The Olympics are awesome! The summer games are particularly interesting—with lesser-known sports like fencing, water polo, badminton, and table tennis getting time in the spotlight. Another enjoyable part of watching the games is the attention given to women’s sports and female athletes.
Lydia Jacoby, the first swimmer from Alaska to make an Olympic team and win a gold medal, is a great example. Her stunning upset in the 100-meter breaststroke set off a tumultuous celebration among her friends and family (I agree with Mike Tirico who called their response the best moment of the games so far). Lydia is a 17-year old who just graduated from high school and is on her way to the University of Texas. Let’s hope we see her again in four years.
Let’s also hope, the next time she dives into an Olympic pool, she only competes against women. Laurel Hubbard, a weight lifter from New Zealand, is the first transgender athlete to compete in the Olympics. Laurel competed as a man as recently as 2013, but her gender-selection process now means she competes as a woman. While Laurel may or may not win a medal, her presence marks the beginning of the end of women’s sports. Men competing as women will eventually dominate so-called “women’s sports.”
The transgender movement is demanding men who identify as women be allowed to compete as their gender of choice. While this problem is embryonic right now, it will flourish in the next decade as the current push to allow pre-teens to switch genders produces self-identified females who were born as males. Despite the progress women have made competing against women, biology means male athletes will dominate female athletes. Testosterone and male muscle structure really do matter in athletic performance.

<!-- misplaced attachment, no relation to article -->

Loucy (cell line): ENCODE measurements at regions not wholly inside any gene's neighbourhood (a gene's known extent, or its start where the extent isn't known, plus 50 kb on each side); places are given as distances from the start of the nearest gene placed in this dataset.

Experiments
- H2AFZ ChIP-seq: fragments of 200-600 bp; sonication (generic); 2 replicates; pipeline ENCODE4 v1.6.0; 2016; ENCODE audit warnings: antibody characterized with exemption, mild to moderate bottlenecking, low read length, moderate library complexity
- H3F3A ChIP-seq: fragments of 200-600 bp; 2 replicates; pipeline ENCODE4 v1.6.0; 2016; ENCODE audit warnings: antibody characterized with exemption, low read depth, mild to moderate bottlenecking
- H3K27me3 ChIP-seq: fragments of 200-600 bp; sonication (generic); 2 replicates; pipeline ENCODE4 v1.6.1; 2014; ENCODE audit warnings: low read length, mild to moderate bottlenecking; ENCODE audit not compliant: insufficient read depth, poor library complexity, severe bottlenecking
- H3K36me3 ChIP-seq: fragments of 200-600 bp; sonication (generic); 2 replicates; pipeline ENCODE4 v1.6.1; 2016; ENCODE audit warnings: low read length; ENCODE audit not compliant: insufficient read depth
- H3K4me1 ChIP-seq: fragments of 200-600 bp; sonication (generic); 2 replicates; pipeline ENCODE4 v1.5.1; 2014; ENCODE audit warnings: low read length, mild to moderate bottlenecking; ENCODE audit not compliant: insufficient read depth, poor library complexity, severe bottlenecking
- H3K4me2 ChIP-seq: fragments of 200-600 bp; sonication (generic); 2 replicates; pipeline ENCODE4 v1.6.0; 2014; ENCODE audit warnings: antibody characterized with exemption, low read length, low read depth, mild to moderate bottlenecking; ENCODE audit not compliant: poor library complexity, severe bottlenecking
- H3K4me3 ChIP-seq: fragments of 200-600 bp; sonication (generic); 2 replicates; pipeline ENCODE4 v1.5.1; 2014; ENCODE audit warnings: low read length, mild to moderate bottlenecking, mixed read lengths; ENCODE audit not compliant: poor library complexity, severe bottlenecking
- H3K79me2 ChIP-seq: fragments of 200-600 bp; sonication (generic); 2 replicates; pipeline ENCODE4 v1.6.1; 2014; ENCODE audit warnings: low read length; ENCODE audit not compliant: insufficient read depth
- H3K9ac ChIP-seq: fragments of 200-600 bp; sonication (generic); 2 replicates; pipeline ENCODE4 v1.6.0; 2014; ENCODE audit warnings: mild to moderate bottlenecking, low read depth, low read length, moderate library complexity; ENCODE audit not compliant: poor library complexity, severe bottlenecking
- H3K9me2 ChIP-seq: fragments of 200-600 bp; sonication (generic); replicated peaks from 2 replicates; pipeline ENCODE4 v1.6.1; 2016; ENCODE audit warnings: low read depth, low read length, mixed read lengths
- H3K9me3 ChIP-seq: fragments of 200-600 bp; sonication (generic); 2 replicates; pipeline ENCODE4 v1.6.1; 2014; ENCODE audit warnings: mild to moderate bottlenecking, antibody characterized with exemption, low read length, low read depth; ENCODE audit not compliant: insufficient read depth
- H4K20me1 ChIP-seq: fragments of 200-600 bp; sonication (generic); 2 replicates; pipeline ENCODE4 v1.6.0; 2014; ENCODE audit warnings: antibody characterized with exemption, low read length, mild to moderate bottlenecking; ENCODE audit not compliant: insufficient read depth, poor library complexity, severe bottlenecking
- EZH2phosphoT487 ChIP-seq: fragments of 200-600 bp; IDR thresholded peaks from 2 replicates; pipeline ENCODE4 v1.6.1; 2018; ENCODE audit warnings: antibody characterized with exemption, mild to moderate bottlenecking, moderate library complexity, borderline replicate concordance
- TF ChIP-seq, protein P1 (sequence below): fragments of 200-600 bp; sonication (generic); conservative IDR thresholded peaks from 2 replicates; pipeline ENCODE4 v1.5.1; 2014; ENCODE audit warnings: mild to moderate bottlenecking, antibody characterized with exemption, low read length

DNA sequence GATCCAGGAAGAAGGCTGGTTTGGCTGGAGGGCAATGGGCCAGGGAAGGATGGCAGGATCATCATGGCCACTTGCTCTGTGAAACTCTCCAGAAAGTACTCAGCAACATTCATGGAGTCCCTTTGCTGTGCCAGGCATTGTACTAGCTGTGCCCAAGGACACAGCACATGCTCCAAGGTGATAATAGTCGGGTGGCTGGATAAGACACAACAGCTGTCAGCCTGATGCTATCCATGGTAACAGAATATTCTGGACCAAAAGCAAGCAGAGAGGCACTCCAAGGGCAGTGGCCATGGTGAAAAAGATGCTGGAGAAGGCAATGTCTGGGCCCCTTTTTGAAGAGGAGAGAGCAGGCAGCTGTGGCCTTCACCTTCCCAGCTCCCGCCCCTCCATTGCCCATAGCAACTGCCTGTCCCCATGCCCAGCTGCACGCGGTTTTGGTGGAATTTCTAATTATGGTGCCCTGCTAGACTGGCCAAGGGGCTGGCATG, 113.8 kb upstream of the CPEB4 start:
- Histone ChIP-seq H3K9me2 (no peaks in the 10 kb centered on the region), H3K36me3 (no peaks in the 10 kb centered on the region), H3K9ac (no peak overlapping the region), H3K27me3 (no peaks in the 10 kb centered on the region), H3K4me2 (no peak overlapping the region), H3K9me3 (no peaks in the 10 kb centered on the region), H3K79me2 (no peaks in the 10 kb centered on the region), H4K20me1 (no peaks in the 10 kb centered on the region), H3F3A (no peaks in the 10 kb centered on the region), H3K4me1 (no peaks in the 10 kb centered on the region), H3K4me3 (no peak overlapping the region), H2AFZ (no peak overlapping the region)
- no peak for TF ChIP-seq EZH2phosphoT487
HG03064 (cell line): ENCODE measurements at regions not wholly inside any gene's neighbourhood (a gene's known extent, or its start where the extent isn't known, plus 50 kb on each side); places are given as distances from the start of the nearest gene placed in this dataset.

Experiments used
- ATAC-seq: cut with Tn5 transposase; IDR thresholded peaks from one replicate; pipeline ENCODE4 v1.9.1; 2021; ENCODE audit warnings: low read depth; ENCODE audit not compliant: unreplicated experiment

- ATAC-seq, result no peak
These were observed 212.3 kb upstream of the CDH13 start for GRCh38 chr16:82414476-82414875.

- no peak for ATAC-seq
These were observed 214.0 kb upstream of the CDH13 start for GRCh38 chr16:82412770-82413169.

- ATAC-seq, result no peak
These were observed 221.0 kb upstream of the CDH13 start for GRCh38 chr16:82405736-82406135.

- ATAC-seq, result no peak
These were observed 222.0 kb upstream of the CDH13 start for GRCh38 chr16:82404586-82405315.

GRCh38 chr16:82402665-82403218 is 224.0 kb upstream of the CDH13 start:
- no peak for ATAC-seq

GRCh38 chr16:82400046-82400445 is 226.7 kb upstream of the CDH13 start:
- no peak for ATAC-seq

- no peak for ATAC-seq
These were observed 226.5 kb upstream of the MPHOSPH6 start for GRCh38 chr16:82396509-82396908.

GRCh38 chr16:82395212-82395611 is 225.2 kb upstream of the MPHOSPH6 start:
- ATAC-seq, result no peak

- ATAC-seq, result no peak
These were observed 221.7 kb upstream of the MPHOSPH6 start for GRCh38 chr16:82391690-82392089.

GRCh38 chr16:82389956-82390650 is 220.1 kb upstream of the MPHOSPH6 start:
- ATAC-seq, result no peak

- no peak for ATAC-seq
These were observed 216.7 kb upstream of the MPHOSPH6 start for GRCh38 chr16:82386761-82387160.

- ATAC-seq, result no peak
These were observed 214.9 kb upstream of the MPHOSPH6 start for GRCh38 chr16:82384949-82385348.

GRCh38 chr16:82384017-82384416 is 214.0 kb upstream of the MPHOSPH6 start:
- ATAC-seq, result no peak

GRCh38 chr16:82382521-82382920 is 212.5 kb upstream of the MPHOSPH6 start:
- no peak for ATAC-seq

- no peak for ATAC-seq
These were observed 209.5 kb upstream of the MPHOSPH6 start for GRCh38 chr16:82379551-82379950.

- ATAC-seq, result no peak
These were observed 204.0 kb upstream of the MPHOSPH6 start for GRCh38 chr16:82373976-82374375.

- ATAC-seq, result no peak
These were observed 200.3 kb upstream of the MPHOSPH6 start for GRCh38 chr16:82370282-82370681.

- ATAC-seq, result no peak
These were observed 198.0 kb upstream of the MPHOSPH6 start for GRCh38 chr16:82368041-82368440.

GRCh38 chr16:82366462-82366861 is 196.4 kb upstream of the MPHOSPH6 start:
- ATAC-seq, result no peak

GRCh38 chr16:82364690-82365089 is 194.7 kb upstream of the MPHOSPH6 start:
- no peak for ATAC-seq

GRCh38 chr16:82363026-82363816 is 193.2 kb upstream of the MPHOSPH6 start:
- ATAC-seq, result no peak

While some states are passing laws to force people to compete according to their birth gender, is there any reasonable expectation those laws will hold up in court? Not likely, given the way gender-switching has been accommodated thus far in other fields. And, even if they do, these laws are not enforceable in a global context.
The feminist movement should be at the forefront of protecting women by insisting these laws be upheld. But they are in an awkward spot. They have celebrated lesbians who redefined sexual mores and demanded sexual behavior be a protected class. Consistency requires them to now embrace self-identified women who join their movement by also redefining their sexuality. In doing so, they are eliminating opportunities for women they once protected and promoted.
When a culture or country rejects God’s clear standards on sexual behavior and gender assignment, the immediate results often seem manageable. But the long-term consequences will be devastating. Women will once again be marginalized by men who take their place, limit their opportunities, and demoralize women who would have enjoyed competing and succeeding against their peers. That’s a sad change—not only for female athletes but for all of us.
Dr. Iorg reflects on the humble families who made his seminary education possible.
Dr. Iorg cautions leaders against slowly drifting away from their moral and ethical principles. He describes some warning signs to watch out for and ways that leaders can better guard themselves.
The confession of Peter begins with the question; who is Jesus? This is the first time in Mark’s Gospel that someone admits Jesus is the Christ. Jesus then defines who the Christ is and what He does. What does Peter’s reaction and the context of this passage mean for
Chris Chun and Chris Woznicki discuss the signs of true revival, signs of the work of the Holy Spirit, and why it is important to critically assess the characteristics of revival in a spirit of charity.
Dr. Douglas Sweeney and Dr. Nathan Finn joined Dr. Chris Chun for a panel discussion on Jonathan Edwards, recorded live at the SBC Annual Meeting in Anaheim.